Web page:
Reorganizing Files & Leveraging Variables (v2.0 Code Journal)

We're progressively building a full v2.0 for our frontend shopping cart. In the "v2.0 Code Journal" entries, we'll expose some of our development tools and methods for doing so. Chances are this stuff will be useful to a dev or two out there. :)

Here are the issues we discussed in our Code Journal thus far:

Since we're going to expand on the customization subject in this short post, I encourage you to read our latest entry. Today, we'll expose how we improved our files architecture, and how we use SASS variable to fine-tune our cart customization.

Current files architecture issues with Snipcart

Like we mentioned on the blog a few weeks ago, adding SASS, BEM, and a low specificity rule solved a lot of customization issues. But some pains remained:

  • We were still stuck with only one huge file.
  • We were still dragging around lots of garbage styles (e.g. more than 30 colors on the modal cart).
  • Our base CSS wasn't quite easy to customize yet.

Reorganizing our files

Since we're now using both SASS and BEM, we can reorganize our whole SCSS file for more clarity:



Here, v2.scss is the base SCSS file that includes everything else.

We then have a Tools folder including every mixins and functions you may need in SASS.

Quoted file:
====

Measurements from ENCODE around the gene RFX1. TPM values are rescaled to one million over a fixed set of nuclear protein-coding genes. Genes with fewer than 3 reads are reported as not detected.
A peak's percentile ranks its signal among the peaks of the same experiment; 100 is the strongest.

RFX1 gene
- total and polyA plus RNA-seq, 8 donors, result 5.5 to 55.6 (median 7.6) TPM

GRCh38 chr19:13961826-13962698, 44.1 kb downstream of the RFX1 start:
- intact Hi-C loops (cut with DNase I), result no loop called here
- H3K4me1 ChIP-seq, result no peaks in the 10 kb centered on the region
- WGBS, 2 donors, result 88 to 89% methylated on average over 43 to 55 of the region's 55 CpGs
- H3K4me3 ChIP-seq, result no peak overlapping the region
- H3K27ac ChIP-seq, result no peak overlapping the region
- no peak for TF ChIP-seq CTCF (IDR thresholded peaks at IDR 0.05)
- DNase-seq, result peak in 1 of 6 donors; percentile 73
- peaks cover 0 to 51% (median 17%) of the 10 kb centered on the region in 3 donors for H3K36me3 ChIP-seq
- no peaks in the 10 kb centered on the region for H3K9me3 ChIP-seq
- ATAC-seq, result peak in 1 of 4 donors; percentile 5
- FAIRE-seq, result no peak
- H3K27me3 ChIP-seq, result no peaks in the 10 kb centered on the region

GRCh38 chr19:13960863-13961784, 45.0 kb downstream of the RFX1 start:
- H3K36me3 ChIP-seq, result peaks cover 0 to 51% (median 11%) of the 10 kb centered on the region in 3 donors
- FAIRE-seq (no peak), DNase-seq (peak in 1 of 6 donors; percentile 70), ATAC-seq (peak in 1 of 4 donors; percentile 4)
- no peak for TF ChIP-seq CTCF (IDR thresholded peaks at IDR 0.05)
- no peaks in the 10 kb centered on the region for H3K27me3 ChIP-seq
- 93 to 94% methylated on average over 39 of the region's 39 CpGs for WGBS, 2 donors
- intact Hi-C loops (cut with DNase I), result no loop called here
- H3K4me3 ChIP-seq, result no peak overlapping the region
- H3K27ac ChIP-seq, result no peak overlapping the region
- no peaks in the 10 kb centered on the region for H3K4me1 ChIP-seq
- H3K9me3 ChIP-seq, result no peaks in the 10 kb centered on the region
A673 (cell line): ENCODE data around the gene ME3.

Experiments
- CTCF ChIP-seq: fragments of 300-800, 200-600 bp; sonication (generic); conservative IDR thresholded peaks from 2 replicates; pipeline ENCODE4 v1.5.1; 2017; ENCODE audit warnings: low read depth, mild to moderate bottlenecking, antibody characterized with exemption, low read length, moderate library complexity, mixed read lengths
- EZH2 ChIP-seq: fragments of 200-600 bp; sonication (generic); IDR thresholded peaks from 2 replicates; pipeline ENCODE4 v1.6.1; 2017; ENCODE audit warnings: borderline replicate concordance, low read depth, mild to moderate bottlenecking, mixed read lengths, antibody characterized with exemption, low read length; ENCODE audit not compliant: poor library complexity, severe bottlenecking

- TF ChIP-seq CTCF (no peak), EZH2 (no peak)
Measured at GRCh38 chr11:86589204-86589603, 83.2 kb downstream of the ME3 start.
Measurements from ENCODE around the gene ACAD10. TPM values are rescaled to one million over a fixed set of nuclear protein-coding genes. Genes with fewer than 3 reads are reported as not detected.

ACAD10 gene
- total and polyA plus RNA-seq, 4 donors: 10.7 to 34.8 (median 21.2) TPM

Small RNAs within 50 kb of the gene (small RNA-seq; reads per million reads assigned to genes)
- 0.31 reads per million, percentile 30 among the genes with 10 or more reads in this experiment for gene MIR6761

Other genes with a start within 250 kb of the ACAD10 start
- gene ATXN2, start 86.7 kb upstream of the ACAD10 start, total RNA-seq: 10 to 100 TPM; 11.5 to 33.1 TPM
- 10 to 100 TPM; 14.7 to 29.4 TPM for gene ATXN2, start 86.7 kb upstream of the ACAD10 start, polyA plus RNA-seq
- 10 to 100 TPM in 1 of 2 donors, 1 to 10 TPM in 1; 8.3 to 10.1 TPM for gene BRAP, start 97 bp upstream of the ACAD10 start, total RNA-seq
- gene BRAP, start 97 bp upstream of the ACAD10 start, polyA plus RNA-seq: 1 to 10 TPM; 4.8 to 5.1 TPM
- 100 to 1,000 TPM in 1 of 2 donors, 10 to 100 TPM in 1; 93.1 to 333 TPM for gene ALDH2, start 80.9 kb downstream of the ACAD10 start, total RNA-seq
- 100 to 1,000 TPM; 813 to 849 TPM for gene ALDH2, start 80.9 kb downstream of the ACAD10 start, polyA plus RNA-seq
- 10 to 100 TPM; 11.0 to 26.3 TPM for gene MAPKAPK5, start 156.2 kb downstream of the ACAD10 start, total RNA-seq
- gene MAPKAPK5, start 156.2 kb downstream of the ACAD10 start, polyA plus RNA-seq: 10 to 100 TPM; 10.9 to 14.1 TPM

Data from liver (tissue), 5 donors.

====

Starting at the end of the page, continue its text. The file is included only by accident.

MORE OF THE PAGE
The Settings folder is included mostly to define variables and for the reset file.

The Components folder includes all of our Block (remember our BEM methodology). Quick tip: if you come across a class like .product__title, you will find it in _product.scss. That's just one example of why we love BEM. :)

Introducing variables to facilitate customization

We had two major goals for Snipcart's v2.0:

  1. Drastically improve maintainability
  2. Unleash cart customization potential

Enabling different levels of customization for developers was a key point for us. We wanted it to be easy to handle full shopping cart makeovers as well as simple tweaks (like changing button colors, for instance).

So for us, SASS variables were a way to optimize our cart customization. We now use a two-tier system for our variables.

On top of each Components files, we have functional variables (for example $_product-color--error: $red; or $_product-font-size--base: $font-size--smaller;).

And in the Settings folder, we have files that define descriptive variables (for example $red: #f10; or $font-size--smaller: 14px;).

This way, if you were to simply apply brand colors to your cart, you'd find _colors.scss, insert your colors, and find/replace the files. That's it. If you were to handle more changes, you'd modify variables on each component's files.

If you'd like to go even further than that, well, you're a hard person to please! ;) But you could indeed rewrite any component you'd need.

So what's next?

For now, we only hinted at how easy it will be to customize Snipcart's v2.0. But rest assured, we'll be closing this blog series with an in-depth technical article to help you customize our shopping cart. This post will most likely introduce different GitHub templates to kickstart your e-commerce customizations with Snipcart.

In the meantime, our lead developer & co-founder Charles will explain how we'll handle versioning for the v2.0 in the next Code Journal entry. Stay tuned!

If you enjoyed this post and found it valuable, please, take a second to share it on Twitter. As always, your thoughts and questions regarding the upcoming cart v2.0 are welcome in the comments below!

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